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CERTIFIABLY CHEERMAD. FOR CHEER Moms and Dads

CheerMAD is an acronym for Cheer Moms and Dads as well as a play on words for those of us who are crazy for our kids, who just happen to cheer.

 

Certifiably Insane? Not quite.

Certifiably Crazy? Almost.

Certifiably Mad about your cheerleader? 

 

 Definitely. 

 

In the past we've written about Certifiably CheerMADs who have

 

-Scheduled brain surgery around the cheer season.

 

-Put weddings on hold when their Allstar got a bid and was now going to Worlds. 

 

So many great CheerMADs and supporting and informing them is what Certifiably CheerMAD is all about.

 

In its first year, a contest was held in which CheerMAD gave away a two -week vacation (that included a cruise and week in Miami) to, what a prestigious panel of judges comprised of industry leaders, deemed the ultimate Certifiably CheerMAD:

A father stationed in Iraq who came home to surprise his daughter and attend her first Allstar comp.

 

CheerMAD also supports cheer moms and dads who see a niche in the cheer market that they think they can contribute to. The Certifiably CheerMAD Stamp of Approval award goes to businesses owned and operated by cheer parents

 

If you have a child in Allstars, you are Certifiably CheerMAD one way or another.

 

"I drive six hours for a two-and-a-half-minute routine" or "Buy frozen peas not for the nutritional value but because they make great ice packs." or the mantra ten months out of the year "I can't. She has cheer."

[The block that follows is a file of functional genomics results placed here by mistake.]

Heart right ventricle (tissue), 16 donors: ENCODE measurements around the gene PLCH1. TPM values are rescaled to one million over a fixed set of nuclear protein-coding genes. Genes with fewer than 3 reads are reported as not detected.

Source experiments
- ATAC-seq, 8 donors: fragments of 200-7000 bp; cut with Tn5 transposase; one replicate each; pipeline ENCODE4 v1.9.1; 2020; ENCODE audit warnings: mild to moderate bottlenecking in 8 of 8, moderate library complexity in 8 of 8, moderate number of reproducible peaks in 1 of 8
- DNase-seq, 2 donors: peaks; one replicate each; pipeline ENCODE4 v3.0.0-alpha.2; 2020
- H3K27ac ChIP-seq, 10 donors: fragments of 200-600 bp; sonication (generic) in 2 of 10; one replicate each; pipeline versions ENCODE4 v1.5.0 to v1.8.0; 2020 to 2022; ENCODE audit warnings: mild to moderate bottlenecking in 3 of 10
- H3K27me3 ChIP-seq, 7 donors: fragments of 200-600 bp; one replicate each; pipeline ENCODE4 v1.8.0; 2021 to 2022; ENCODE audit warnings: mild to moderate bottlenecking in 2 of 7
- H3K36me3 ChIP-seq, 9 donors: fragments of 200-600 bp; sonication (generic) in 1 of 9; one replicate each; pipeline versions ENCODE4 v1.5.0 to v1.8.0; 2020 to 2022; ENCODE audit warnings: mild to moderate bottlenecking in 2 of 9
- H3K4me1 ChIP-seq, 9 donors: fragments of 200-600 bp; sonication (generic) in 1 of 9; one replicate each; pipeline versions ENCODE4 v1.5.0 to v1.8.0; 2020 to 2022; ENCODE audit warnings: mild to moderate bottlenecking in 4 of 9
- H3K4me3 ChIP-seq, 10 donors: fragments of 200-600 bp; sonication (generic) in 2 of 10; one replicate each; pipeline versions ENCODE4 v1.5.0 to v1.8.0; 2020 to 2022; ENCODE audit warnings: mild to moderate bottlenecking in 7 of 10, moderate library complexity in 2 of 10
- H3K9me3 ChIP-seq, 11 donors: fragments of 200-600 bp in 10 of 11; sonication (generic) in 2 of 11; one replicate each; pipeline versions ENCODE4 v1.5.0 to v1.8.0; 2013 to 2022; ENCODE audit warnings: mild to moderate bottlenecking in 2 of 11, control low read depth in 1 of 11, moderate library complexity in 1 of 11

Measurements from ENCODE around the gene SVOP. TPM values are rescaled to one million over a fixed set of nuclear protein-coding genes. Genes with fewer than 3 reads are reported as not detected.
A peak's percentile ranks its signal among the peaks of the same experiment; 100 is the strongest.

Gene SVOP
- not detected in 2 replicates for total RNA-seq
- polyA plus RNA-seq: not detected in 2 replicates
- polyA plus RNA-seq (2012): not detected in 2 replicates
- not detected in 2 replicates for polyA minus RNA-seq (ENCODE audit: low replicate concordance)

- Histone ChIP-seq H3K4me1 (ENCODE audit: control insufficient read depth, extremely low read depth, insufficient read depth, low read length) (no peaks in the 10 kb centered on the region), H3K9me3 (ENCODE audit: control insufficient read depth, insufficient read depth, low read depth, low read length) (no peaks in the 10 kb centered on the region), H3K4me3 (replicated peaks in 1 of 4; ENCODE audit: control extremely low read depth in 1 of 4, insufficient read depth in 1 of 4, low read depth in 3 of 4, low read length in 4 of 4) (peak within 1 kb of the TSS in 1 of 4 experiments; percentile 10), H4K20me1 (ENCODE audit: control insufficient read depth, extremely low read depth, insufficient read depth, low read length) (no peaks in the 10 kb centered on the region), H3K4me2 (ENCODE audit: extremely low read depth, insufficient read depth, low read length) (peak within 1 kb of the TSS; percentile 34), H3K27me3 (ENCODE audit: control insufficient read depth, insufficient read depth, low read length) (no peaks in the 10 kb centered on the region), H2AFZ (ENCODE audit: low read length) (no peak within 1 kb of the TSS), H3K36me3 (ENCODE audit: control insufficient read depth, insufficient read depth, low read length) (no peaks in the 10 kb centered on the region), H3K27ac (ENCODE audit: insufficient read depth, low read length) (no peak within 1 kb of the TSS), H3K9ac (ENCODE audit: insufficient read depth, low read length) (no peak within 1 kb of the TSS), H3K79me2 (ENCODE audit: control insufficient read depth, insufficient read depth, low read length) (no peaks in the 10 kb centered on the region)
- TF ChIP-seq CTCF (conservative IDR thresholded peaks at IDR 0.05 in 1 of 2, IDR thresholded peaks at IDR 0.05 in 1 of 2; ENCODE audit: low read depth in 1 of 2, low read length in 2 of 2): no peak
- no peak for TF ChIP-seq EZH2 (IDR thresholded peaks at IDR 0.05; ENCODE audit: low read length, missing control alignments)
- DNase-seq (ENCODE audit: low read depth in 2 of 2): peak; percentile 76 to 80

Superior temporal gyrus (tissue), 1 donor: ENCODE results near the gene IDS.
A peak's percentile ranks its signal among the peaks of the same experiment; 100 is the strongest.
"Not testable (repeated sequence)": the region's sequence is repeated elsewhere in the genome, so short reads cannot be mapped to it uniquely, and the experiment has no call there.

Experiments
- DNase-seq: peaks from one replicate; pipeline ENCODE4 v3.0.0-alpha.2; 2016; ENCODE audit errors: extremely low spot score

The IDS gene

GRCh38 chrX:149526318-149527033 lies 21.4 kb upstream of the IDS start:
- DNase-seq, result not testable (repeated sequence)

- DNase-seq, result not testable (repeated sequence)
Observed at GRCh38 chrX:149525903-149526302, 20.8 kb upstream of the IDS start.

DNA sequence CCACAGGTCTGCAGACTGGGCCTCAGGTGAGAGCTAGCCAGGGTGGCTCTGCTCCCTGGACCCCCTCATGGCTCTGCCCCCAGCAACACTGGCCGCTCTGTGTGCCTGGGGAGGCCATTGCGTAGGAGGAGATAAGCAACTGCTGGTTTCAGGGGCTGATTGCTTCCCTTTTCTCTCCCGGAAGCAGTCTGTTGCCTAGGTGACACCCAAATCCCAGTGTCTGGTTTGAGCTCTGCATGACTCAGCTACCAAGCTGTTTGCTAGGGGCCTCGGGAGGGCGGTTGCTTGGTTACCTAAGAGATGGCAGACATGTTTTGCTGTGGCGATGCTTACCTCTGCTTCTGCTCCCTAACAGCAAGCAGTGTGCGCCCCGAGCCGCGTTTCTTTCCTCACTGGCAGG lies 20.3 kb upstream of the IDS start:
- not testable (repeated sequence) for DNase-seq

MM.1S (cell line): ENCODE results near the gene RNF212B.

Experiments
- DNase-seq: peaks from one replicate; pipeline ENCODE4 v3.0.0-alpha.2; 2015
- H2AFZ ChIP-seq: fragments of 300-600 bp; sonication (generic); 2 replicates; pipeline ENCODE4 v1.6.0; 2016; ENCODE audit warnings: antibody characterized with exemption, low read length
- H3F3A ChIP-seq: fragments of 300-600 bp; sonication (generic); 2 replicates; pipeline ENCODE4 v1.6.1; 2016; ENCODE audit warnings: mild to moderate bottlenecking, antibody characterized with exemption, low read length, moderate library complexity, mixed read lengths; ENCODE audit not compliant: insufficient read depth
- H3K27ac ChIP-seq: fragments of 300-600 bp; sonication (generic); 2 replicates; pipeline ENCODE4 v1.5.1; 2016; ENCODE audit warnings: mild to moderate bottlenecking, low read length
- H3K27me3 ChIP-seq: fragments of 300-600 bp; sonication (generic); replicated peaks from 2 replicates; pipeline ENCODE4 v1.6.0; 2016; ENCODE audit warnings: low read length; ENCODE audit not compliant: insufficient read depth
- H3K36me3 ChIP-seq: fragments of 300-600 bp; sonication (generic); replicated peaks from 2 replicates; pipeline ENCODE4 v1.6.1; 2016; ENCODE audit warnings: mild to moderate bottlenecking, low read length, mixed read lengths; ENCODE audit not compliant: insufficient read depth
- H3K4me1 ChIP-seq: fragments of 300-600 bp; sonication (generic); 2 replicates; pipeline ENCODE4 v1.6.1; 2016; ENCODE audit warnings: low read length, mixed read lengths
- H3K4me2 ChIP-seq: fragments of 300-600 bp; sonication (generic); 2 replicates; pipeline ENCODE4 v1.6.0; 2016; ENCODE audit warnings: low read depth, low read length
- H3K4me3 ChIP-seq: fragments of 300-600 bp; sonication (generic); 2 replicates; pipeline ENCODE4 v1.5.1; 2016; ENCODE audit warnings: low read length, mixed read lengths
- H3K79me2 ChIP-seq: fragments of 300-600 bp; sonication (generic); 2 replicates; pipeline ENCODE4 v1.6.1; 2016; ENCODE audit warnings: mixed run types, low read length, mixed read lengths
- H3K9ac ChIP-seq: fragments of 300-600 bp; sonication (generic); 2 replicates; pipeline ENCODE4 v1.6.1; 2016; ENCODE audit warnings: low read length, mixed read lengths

We're all Certifiably CheerMAD!

Leticia Lynn Madden

  • Retired Police officer at NYPD

  • Studied Journalism at Florida State University

  • From Bronx, New York

  • Married to Eddie Madden

  • Mom of four including daughter Hailey, who cheers on Sr. Level 4 at Star Athletics

 

One of the greatest joys I have in creating CheerMAD is meeting amazing cheer parents. Leticia Madden certainly qualifies as one of them.

 

I met Leticia through this blog a couple of years ago. I was so impressed with her advocacy of anti-bullying in her daughter's gym, when I established the CheerMAD Parents Panel, she was one of the first I asked to join. As I'd hoped, she became one of the most active on the committee.

 

Gradually I realized I had no idea the capacity of her convictions and personal strengths. I would learn just how special Leticia is. 

 

Not only is she in remission from leukemia and struggles with lupus everyday, the mom of four is a retired New York City police officer who was on active duty on 9/11, seen in photo above with husband Eddie who was also a NYPD police officer on duty that day. Pictured is the couple after Eddie transferred to become a a firefighter with the  New York City Fire Department after the FDNY lost 343 firefighters that day. 

 

When I thanked her for her service, Leticia was humble as usual. 

 

"We honestly did what we had to, she said.

 

"The things I’ve done and seen on (the) job is beyond. But the lives we’ve saved makes it all worth it," she continued.

 

"I did love my job and miss it everyday but am glad I get to be a full time CheerMAD now. I’ve learned to move through the pain and try and pass (that strength) on to my kids. So long as we breath we have life and a chance to make a difference in someone’s life. Being strong and positive is key. Giving up is not an option."